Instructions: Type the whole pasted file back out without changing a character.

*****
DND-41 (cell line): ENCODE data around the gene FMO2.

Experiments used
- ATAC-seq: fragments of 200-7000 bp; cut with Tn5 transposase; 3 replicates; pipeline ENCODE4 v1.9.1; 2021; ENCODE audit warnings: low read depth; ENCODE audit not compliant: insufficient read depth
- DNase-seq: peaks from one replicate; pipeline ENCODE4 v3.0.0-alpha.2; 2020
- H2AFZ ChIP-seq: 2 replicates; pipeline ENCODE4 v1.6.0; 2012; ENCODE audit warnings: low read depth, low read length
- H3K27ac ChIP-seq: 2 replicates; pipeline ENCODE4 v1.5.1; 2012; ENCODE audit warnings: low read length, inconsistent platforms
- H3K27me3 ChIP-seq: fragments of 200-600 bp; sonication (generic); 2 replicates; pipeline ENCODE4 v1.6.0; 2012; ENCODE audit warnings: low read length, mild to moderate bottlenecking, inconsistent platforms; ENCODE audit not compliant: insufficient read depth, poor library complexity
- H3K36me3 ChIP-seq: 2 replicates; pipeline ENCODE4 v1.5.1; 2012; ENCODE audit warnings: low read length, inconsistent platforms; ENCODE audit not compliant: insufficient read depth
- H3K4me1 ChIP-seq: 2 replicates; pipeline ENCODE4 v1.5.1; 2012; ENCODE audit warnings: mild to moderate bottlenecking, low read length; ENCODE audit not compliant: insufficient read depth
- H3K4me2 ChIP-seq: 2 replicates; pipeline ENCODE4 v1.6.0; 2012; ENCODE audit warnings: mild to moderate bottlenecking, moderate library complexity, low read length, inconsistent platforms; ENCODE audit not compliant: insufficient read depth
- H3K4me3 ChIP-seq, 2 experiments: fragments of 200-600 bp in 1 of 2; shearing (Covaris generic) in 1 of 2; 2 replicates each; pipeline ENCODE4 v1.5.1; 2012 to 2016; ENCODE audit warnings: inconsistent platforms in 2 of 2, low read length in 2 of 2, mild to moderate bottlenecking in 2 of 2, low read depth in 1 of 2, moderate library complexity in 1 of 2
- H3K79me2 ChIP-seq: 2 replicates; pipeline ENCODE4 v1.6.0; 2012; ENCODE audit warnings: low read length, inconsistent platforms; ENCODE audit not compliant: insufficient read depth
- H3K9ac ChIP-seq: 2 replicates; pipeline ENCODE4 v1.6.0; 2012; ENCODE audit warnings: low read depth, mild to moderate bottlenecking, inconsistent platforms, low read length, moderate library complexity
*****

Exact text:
DND-41 (cell line): ENCODE data around the gene FMO2.

Experiments used
- ATAC-seq: fragments of 200-7000 bp; cut with Tn5 transposase; 3 replicates; pipeline ENCODE4 v1.9.1; 2021; ENCODE audit warnings: low read depth; ENCODE audit not compliant: insufficient read depth
- DNase-seq: peaks from one replicate; pipeline ENCODE4 v3.0.0-alpha.2; 2020
- H2AFZ ChIP-seq: 2 replicates; pipeline ENCODE4 v1.6.0; 2012; ENCODE audit warnings: low read depth, low read length
- H3K27ac ChIP-seq: 2 replicates; pipeline ENCODE4 v1.5.1; 2012; ENCODE audit warnings: low read length, inconsistent platforms
- H3K27me3 ChIP-seq: fragments of 200-600 bp; sonication (generic); 2 replicates; pipeline ENCODE4 v1.6.0; 2012; ENCODE audit warnings: low read length, mild to moderate bottlenecking, inconsistent platforms; ENCODE audit not compliant: insufficient read depth, poor library complexity
- H3K36me3 ChIP-seq: 2 replicates; pipeline ENCODE4 v1.5.1; 2012; ENCODE audit warnings: low read length, inconsistent platforms; ENCODE audit not compliant: insufficient read depth
- H3K4me1 ChIP-seq: 2 replicates; pipeline ENCODE4 v1.5.1; 2012; ENCODE audit warnings: mild to moderate bottlenecking, low read length; ENCODE audit not compliant: insufficient read depth
- H3K4me2 ChIP-seq: 2 replicates; pipeline ENCODE4 v1.6.0; 2012; ENCODE audit warnings: mild to moderate bottlenecking, moderate library complexity, low read length, inconsistent platforms; ENCODE audit not compliant: insufficient read depth
- H3K4me3 ChIP-seq, 2 experiments: fragments of 200-600 bp in 1 of 2; shearing (Covaris generic) in 1 of 2; 2 replicates each; pipeline ENCODE4 v1.5.1; 2012 to 2016; ENCODE audit warnings: inconsistent platforms in 2 of 2, low read length in 2 of 2, mild to moderate bottlenecking in 2 of 2, low read depth in 1 of 2, moderate library complexity in 1 of 2
- H3K79me2 ChIP-seq: 2 replicates; pipeline ENCODE4 v1.6.0; 2012; ENCODE audit warnings: low read length, inconsistent platforms; ENCODE audit not compliant: insufficient read depth
- H3K9ac ChIP-seq: 2 replicates; pipeline ENCODE4 v1.6.0; 2012; ENCODE audit warnings: low read depth, mild to moderate bottlenecking, inconsistent platforms, low read length, moderate library complexity